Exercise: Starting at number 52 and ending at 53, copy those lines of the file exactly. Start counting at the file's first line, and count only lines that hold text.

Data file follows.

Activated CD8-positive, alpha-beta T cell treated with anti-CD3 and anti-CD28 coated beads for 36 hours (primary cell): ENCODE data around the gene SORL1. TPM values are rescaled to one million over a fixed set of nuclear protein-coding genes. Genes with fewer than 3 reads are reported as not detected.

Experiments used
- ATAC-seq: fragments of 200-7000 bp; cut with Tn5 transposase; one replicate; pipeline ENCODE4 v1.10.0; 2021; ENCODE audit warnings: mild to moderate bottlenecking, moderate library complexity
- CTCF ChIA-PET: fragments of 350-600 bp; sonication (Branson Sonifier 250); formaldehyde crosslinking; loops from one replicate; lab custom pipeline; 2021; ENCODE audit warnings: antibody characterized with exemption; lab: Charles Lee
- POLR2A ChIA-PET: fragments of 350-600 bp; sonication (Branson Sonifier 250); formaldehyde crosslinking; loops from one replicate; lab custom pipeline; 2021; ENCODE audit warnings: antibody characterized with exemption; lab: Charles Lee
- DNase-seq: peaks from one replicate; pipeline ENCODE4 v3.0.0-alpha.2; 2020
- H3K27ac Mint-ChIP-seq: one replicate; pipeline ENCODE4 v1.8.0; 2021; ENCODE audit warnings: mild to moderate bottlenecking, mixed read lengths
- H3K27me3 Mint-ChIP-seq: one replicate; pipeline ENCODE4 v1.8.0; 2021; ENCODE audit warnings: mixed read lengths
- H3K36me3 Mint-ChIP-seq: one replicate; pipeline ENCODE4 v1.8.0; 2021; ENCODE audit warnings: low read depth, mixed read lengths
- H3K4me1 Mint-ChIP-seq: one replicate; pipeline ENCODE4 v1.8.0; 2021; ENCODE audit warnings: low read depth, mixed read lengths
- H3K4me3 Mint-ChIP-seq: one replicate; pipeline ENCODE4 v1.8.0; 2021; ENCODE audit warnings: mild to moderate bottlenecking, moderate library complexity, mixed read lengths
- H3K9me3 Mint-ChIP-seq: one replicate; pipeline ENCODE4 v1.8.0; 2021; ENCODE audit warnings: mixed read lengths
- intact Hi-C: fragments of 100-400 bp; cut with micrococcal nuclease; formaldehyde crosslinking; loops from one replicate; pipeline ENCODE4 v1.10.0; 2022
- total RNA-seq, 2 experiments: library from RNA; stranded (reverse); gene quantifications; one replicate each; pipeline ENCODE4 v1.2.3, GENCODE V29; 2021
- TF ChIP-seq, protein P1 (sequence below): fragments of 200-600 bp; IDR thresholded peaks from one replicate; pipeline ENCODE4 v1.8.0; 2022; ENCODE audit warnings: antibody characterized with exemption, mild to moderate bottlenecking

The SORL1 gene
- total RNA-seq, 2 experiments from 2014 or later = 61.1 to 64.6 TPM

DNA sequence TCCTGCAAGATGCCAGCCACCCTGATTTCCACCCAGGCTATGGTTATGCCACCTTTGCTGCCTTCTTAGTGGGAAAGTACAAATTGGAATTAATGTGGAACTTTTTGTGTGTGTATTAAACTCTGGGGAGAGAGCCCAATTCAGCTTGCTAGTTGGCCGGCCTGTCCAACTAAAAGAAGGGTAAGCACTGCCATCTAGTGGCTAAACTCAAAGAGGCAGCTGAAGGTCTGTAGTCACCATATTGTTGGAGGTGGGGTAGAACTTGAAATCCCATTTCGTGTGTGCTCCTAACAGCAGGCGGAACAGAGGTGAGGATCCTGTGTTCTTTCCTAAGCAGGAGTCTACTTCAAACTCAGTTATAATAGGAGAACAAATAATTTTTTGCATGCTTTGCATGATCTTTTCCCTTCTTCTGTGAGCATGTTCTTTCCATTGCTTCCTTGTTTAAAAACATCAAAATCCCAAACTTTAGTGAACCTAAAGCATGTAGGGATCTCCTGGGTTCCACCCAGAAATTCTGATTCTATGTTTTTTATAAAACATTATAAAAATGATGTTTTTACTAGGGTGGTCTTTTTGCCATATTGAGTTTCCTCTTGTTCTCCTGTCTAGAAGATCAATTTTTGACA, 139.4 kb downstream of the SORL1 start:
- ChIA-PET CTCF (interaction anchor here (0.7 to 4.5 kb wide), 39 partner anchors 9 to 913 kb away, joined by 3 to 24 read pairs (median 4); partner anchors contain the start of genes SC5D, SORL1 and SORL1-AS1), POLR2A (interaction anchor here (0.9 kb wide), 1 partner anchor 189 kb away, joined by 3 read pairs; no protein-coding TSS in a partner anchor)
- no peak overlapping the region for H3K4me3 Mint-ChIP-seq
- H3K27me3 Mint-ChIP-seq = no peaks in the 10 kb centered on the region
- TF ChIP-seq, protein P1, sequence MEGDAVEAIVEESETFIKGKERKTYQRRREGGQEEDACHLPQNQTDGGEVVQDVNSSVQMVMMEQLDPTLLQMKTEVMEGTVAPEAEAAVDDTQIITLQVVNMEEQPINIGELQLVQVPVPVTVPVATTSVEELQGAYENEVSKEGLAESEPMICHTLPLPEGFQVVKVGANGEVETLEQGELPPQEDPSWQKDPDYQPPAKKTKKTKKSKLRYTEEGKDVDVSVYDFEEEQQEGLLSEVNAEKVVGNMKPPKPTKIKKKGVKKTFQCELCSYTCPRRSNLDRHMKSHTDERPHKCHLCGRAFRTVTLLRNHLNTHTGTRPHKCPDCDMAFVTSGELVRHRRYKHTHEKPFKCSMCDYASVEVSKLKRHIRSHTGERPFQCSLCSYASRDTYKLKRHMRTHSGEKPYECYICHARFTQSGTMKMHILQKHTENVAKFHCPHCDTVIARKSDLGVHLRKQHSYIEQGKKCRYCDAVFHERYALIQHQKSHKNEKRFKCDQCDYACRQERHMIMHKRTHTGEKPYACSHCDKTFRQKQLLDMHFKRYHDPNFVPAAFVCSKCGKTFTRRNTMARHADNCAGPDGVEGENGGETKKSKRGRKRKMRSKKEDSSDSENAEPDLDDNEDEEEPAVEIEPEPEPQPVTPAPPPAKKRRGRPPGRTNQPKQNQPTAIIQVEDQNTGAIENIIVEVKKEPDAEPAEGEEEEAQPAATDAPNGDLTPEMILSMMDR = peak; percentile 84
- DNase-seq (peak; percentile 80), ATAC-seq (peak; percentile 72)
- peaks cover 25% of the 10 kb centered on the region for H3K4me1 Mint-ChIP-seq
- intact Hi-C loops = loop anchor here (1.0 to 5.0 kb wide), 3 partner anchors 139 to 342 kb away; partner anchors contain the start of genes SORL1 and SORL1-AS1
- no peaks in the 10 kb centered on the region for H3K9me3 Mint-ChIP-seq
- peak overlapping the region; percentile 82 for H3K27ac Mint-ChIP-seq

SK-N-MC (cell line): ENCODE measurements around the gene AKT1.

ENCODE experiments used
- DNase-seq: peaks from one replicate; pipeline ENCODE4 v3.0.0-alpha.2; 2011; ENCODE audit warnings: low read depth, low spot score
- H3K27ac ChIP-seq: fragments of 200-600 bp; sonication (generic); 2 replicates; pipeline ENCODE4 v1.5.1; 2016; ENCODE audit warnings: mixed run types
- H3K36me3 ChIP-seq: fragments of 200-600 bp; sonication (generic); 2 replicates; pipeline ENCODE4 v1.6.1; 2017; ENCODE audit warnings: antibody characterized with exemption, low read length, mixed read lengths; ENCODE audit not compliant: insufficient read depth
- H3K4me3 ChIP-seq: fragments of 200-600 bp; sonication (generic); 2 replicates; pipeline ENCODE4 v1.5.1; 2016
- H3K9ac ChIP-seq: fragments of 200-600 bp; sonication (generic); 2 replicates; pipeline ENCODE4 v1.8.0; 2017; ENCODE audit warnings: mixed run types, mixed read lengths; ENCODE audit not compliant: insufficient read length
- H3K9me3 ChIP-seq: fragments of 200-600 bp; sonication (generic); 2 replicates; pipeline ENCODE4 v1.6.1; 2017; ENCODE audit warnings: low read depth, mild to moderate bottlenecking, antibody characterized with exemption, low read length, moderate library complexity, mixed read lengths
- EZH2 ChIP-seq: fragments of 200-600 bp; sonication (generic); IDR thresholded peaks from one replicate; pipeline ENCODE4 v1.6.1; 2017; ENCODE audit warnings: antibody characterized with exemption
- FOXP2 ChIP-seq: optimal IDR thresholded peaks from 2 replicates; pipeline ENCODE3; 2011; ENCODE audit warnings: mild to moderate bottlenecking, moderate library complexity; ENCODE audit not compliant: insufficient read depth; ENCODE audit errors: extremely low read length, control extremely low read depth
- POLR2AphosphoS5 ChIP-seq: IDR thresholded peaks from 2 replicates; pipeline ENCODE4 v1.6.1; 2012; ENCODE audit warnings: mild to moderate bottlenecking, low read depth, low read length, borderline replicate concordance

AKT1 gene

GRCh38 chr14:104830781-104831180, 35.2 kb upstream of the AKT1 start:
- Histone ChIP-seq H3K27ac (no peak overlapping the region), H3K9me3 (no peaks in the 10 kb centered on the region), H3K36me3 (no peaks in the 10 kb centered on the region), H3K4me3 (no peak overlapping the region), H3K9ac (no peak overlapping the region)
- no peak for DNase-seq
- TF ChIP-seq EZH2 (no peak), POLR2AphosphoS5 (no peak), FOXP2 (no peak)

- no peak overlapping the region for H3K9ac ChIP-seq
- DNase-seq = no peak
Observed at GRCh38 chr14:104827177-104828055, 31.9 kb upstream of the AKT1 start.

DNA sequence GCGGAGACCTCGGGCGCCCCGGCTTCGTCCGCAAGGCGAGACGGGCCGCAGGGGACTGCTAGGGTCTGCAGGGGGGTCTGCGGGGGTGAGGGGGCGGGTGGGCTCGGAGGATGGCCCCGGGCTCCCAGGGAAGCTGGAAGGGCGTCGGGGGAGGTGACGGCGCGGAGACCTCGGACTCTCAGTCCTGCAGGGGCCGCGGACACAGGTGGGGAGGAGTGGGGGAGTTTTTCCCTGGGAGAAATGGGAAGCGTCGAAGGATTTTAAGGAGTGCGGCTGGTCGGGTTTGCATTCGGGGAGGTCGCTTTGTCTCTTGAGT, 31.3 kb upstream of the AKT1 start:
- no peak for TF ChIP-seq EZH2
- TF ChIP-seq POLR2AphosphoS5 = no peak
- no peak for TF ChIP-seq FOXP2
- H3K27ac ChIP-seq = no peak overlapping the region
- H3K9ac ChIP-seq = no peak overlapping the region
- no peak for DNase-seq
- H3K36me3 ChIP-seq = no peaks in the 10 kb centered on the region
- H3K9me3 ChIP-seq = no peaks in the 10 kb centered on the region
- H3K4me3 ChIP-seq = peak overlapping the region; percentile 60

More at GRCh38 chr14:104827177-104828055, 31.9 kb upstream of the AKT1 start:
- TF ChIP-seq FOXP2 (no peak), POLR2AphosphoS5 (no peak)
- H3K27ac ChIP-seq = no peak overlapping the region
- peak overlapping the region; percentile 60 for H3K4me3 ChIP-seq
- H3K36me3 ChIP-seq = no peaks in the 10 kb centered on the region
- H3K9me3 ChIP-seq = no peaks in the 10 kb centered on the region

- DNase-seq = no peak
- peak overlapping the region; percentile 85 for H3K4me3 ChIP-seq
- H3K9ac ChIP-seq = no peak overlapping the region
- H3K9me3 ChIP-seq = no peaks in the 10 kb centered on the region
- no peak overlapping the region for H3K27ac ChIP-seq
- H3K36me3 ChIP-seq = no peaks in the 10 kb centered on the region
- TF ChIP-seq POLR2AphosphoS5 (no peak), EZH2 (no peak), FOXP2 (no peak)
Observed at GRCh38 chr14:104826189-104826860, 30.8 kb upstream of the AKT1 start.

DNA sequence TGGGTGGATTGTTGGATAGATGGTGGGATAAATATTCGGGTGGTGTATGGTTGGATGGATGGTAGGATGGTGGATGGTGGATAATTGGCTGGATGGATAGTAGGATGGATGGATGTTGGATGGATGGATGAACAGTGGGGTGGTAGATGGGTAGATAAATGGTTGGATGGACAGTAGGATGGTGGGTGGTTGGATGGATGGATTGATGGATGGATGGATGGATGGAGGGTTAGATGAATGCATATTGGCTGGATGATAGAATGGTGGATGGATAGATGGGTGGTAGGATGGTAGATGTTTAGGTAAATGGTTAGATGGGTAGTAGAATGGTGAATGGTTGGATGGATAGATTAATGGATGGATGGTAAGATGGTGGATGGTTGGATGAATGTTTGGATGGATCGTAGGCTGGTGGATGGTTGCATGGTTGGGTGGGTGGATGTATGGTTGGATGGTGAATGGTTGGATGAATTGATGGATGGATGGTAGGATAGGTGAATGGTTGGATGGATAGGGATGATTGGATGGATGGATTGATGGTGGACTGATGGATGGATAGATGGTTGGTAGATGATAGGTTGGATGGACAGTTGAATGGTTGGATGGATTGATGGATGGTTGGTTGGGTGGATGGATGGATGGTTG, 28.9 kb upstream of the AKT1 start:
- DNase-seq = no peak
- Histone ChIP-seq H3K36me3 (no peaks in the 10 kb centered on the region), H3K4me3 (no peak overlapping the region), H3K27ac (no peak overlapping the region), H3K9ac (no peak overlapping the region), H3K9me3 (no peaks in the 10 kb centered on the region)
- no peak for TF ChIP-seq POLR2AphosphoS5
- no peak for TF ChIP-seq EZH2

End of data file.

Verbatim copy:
- H3K9ac ChIP-seq = no peak overlapping the region
- no peak for DNase-seq